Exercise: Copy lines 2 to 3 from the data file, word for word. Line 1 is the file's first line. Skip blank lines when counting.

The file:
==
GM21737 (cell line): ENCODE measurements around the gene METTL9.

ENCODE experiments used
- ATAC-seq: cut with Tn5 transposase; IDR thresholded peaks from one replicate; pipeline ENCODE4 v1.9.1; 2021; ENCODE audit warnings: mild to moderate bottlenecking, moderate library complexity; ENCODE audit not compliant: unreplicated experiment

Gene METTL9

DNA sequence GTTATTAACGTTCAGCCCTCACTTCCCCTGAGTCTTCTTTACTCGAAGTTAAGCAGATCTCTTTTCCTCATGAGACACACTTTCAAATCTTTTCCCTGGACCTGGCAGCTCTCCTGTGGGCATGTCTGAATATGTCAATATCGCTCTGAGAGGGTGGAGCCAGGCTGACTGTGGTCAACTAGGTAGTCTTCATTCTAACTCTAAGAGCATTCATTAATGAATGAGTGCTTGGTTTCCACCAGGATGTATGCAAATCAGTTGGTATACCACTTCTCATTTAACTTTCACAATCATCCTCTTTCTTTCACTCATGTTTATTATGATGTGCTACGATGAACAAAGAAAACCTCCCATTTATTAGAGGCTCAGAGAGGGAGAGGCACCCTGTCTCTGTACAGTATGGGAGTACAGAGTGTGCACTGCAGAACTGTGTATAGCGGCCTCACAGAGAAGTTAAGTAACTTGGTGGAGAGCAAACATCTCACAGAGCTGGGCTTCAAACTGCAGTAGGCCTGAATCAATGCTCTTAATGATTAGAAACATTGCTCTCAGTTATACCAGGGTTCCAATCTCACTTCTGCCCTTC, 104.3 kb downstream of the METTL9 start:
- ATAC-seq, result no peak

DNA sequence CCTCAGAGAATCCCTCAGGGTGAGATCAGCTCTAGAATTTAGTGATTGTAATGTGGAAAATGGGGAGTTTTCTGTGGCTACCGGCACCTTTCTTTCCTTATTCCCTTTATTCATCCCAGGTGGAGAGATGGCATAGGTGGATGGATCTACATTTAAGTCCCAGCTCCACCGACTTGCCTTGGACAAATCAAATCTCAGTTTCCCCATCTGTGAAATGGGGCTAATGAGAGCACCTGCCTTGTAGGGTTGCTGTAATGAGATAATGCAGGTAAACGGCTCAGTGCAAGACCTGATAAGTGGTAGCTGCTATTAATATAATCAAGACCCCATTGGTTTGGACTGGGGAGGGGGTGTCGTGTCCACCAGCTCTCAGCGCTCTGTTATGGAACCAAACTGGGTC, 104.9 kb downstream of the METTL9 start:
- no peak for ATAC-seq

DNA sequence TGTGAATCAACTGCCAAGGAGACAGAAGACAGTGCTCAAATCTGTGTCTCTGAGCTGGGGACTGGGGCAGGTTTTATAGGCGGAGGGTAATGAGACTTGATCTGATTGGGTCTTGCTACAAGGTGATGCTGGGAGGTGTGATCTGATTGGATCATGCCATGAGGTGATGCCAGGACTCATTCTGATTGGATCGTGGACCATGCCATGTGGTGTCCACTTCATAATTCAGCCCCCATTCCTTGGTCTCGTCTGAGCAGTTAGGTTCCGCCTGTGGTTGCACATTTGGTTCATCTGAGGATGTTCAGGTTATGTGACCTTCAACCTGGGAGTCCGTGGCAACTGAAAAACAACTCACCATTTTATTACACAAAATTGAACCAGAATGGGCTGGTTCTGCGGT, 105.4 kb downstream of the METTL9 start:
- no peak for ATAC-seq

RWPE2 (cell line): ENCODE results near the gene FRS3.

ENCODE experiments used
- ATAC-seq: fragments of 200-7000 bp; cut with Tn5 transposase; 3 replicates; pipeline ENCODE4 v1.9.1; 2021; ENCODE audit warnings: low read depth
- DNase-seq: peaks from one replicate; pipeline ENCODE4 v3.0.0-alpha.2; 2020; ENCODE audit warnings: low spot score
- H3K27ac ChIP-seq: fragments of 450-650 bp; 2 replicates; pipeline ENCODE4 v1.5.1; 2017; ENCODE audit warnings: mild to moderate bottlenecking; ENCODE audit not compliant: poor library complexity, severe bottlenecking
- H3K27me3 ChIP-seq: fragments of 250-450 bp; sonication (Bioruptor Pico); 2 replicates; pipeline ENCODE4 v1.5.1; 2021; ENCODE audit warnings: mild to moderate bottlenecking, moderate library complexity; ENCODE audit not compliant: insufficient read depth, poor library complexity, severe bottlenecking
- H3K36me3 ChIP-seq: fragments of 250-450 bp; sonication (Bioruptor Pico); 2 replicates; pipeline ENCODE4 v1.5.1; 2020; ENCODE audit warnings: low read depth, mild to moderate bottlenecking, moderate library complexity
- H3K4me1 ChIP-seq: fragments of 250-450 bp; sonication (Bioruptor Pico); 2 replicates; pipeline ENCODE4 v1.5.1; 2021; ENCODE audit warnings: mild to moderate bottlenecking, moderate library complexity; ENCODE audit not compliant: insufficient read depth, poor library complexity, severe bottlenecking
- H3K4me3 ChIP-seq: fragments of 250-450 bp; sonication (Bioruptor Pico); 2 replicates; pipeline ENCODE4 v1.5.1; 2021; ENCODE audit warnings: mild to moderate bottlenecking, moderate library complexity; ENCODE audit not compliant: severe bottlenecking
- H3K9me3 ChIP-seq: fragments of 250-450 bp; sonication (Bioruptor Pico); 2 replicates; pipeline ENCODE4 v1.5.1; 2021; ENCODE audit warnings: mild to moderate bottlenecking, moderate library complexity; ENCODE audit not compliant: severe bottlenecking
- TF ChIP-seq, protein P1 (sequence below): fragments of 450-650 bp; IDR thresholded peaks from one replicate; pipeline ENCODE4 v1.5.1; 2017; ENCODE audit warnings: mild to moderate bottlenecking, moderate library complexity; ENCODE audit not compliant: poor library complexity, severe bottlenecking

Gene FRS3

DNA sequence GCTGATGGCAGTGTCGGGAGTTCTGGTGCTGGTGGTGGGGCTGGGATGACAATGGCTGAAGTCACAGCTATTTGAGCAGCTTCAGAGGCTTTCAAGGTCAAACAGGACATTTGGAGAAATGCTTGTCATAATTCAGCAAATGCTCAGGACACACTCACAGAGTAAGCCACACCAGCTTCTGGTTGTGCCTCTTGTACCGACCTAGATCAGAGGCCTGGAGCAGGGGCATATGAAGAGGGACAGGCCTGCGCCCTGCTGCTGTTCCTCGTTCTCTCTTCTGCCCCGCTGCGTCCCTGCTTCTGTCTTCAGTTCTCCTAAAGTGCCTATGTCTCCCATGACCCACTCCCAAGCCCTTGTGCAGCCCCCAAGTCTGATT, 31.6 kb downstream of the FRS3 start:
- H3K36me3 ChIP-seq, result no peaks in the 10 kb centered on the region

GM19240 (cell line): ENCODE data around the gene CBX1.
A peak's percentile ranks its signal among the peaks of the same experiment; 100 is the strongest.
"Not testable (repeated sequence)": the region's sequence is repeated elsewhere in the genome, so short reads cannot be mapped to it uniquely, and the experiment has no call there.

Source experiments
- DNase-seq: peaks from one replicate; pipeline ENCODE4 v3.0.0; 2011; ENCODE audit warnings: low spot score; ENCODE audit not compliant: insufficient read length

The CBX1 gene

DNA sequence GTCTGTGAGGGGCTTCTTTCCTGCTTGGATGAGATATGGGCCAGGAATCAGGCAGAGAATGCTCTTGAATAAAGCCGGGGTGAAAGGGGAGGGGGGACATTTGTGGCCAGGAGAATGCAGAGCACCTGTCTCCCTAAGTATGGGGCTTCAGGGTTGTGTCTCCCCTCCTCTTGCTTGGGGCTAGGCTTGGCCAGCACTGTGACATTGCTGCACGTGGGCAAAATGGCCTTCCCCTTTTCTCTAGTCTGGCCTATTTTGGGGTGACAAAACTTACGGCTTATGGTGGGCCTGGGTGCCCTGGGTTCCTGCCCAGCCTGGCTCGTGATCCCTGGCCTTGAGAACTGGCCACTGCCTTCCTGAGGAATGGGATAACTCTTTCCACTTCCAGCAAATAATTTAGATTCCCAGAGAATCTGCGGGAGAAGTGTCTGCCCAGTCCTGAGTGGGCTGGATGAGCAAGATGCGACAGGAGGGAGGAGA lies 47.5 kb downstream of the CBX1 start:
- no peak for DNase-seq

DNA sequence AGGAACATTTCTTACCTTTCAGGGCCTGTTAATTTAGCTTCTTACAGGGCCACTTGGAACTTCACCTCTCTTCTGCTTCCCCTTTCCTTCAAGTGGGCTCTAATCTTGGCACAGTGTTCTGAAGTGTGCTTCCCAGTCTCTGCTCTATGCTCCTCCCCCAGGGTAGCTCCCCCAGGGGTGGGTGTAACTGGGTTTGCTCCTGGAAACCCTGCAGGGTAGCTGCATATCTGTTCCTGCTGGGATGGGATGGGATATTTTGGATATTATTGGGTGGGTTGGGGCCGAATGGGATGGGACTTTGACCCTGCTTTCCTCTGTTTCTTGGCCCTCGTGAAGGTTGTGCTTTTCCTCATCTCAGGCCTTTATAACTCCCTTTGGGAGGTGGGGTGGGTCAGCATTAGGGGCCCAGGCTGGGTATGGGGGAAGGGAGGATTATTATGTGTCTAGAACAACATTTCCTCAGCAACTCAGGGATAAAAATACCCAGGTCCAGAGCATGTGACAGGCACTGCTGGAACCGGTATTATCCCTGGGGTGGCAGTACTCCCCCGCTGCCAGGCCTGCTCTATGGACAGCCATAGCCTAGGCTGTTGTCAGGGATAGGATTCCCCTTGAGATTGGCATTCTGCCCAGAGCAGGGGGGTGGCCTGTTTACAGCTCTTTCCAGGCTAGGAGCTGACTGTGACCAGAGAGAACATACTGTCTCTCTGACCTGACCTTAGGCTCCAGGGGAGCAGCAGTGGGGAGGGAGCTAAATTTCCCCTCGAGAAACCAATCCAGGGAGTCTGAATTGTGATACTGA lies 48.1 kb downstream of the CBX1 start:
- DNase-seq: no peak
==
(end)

ENCODE experiments used
- ATAC-seq: cut with Tn5 transposase; IDR thresholded peaks from one replicate; pipeline ENCODE4 v1.9.1; 2021; ENCODE audit warnings: mild to moderate bottlenecking, moderate library complexity; ENCODE audit not compliant: unreplicated experiment